New York Gold traders are bullish for a sixth week on speculation that Europe's debt crisis will boost demand from investors seeking to protect their wealth and drive prices higher after the biggest quarterly slump in eight years.
Sixteen analysts surveyed by Bloomberg said they expect a rally next week and 10 were bearish. Another five were neutral. Investors added about $1.9 billion to holdings in gold-backed exchange-traded products this month, the most since November, according to data compiled by Bloomberg. Hedge funds and other speculators have increased bets on a rally for four consecutive weeks, US Commodity Futures Trading Commission data show.
Spain formally asked for a bailout for its banks on June 25 and Cyprus that day became the fifth member of the 17-nation euro zone to ask for outside help. European leaders are scheduled to complete a two-day summit in Brussels today. Gold fell to within 1 percentage point of a bear market in May as investors favoured the dollar and some sold bullion to cover losses in stock markets as $7 trillion was wiped off the value of global equities in about two months.
"While demand has been weaker for bullion in recent months, it has picked up in the last month," said Mark O'Byrne, the executive director of Dublin-based GoldCore Ltd., a brokerage that sells and stores everything from quarter-ounce British Sovereigns to 400-ounce bars. "A resolution to the crisis is not going to be seen in the short term. A lot more speculators could pile back into the market."
Gold tumbled 7.1 per cent to $1,553.50 an ounce since the end of March, the biggest retreat since the second quarter of 2004. This year's loss of 0.8 per cent compares with a 12 per cent slide in the Standard & Poor's GSCI gauge of 24 commodities and a 0.4 per cent advance in the MSCI All-Country World Index of equities. Treasuries returned 1.9 per cent, a Bank of America Corp index shows.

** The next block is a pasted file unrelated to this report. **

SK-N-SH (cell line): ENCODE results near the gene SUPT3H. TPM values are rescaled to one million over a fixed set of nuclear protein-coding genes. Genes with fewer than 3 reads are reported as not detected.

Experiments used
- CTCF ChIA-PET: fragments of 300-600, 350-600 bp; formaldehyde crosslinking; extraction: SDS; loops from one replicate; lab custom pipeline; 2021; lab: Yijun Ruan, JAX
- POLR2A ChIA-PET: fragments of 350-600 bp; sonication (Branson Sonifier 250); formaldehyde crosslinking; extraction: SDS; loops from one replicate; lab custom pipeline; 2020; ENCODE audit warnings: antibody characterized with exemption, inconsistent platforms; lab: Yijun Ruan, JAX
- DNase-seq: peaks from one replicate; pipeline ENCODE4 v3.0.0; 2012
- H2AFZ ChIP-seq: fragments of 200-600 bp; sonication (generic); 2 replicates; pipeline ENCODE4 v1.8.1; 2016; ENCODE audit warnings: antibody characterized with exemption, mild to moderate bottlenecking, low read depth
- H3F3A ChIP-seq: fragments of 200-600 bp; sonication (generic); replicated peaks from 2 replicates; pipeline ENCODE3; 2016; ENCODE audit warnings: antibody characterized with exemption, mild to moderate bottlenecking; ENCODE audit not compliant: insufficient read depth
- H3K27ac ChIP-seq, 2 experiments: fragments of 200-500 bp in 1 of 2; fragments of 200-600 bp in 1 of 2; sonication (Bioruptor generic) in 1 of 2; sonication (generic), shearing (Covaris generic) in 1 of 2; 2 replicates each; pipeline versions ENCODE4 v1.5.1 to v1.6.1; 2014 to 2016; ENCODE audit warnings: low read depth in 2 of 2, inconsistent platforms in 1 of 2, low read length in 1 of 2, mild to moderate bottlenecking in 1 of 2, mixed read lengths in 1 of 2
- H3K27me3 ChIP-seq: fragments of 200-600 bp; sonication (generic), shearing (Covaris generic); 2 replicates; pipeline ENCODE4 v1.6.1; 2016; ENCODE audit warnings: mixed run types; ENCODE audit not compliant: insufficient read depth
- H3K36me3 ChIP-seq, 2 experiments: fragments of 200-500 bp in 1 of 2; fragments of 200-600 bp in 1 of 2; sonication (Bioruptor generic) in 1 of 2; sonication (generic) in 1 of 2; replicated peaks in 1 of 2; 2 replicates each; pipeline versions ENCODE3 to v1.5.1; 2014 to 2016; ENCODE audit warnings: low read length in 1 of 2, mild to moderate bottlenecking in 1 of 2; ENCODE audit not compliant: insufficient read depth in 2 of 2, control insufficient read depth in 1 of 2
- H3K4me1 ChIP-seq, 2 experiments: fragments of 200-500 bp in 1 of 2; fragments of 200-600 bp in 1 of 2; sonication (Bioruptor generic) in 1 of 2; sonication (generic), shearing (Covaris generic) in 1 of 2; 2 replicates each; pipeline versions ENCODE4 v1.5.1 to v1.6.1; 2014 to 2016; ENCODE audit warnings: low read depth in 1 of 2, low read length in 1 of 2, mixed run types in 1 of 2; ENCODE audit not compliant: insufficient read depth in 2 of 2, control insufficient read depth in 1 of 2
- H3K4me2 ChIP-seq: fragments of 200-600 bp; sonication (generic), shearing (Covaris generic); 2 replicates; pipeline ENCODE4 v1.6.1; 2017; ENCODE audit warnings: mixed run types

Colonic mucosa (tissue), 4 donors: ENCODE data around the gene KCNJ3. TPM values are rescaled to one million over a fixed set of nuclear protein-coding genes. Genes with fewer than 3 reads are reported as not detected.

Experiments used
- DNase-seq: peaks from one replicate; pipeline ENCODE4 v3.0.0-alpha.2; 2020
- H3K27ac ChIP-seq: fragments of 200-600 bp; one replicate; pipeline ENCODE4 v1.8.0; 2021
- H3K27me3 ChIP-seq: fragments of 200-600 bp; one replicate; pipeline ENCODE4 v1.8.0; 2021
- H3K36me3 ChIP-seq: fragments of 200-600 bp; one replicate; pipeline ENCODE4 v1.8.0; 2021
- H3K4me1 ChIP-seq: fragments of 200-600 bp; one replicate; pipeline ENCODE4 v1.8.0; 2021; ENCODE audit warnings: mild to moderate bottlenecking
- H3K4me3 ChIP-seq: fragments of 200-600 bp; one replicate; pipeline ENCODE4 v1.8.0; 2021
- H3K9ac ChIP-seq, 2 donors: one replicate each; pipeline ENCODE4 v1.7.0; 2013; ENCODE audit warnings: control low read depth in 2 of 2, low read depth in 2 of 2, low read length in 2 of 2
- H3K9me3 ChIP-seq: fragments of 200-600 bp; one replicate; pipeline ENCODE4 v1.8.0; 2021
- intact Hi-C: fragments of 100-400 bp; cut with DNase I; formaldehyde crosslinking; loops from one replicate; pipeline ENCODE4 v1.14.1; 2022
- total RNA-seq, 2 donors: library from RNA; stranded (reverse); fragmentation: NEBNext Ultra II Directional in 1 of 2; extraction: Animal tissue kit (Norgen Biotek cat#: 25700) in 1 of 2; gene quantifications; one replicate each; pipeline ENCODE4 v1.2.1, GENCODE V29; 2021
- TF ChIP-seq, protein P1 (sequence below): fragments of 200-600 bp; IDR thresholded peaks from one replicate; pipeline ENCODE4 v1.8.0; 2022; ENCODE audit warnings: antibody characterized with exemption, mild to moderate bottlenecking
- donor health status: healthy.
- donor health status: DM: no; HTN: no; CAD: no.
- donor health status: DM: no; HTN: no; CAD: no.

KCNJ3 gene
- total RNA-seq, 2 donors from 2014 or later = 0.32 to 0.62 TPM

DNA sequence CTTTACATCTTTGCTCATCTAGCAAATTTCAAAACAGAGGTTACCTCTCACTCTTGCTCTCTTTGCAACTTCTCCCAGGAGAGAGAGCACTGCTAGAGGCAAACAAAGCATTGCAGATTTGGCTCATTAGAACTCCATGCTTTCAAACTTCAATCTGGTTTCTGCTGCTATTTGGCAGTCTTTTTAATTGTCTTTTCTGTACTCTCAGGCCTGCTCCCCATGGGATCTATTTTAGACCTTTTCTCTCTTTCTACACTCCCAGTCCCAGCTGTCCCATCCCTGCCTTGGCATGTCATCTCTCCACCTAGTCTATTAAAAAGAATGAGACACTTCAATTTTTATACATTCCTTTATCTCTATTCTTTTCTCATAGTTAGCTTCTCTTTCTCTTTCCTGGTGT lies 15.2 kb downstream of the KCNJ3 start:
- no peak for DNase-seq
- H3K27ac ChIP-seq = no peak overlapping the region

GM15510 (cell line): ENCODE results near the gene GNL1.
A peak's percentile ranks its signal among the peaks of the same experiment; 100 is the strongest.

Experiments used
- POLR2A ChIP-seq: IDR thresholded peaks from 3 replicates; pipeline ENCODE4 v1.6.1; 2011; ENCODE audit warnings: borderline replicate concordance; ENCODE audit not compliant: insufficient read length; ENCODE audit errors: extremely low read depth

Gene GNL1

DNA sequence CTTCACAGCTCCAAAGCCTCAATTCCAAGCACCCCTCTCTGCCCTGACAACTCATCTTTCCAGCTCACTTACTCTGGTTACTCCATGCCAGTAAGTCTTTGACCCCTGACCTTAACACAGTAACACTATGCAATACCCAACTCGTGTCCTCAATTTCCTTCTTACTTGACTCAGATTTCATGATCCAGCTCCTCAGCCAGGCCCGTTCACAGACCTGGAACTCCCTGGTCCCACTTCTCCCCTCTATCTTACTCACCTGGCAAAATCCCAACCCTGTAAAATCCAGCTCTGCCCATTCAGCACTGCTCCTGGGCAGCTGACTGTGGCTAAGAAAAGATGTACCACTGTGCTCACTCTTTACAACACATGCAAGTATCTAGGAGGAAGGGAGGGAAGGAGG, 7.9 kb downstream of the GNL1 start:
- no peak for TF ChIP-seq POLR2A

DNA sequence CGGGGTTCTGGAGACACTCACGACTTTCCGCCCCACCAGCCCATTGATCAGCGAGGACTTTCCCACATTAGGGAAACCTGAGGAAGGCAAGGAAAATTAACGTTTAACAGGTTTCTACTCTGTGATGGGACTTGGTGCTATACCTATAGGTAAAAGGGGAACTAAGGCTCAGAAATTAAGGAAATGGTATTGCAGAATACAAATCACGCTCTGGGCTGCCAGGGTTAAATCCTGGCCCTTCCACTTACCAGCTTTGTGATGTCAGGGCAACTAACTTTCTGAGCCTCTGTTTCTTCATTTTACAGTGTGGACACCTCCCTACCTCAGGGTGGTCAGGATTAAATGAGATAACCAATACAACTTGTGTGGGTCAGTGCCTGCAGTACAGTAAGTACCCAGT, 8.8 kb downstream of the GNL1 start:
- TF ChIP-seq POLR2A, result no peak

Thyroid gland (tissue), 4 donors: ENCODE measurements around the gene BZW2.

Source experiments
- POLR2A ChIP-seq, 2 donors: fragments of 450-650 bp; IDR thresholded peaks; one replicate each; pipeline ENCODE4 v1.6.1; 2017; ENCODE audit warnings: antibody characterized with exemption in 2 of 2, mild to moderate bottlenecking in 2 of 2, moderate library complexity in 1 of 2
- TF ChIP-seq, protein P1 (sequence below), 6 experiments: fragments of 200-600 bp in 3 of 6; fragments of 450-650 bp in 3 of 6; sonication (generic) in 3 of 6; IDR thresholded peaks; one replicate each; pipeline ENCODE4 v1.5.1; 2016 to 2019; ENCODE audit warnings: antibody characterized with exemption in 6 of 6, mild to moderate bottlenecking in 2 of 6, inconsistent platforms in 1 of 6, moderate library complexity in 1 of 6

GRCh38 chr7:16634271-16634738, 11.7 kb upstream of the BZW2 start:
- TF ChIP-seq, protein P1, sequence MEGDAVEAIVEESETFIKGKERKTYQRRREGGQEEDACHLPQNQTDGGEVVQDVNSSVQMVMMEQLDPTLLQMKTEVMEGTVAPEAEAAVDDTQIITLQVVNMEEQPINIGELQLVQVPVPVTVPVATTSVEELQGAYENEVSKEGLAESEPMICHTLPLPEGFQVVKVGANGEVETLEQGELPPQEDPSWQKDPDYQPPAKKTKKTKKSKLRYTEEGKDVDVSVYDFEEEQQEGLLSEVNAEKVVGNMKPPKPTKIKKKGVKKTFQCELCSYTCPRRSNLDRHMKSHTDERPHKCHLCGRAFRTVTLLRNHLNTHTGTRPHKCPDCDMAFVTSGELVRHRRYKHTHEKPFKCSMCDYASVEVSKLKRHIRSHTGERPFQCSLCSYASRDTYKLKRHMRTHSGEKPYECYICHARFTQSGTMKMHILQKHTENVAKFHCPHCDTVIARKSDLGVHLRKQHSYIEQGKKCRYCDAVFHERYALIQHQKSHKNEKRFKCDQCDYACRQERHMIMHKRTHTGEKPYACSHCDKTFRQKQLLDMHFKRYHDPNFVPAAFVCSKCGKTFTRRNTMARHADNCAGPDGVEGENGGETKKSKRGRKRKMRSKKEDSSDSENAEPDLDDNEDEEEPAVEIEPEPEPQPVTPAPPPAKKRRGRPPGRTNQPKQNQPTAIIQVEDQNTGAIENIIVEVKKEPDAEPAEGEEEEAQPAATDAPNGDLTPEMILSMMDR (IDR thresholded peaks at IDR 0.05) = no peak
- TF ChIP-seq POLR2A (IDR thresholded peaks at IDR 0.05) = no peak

The metal fell 3.8 per cent last week, the most this year, as the Federal Reserve refrained from announcing a new round of debt purchases to shore up growth. Bank of England Governor Mervyn King told lawmakers June 26 the world isn't yet halfway through the global financial crisis that began in 2007 and said his backing for more stimulus this month reflected concern the outlook is deteriorating amid Europe's debt crisis.
The 2,409 metric tons investors hold through ETPs is valued at about $120.3 billion and is within 0.1 per cent of the record set in March, data compiled by Bloomberg show. Sales of American Eagle gold coins reached 54,500 ounces this month, the most since March, according to figures on the US Mint's website.
Central banks are also buying bullion, with Russia, Turkey, Ukraine and Kazakhstan expanding reserves by a combined 25 tons in May, International Monetary Fund data show. Purchases this year may exceed the 456 tons bought in 2011, Ashish Bhatia, the manager of government affairs at the World Gold Council, said in an interview in New York on June 19.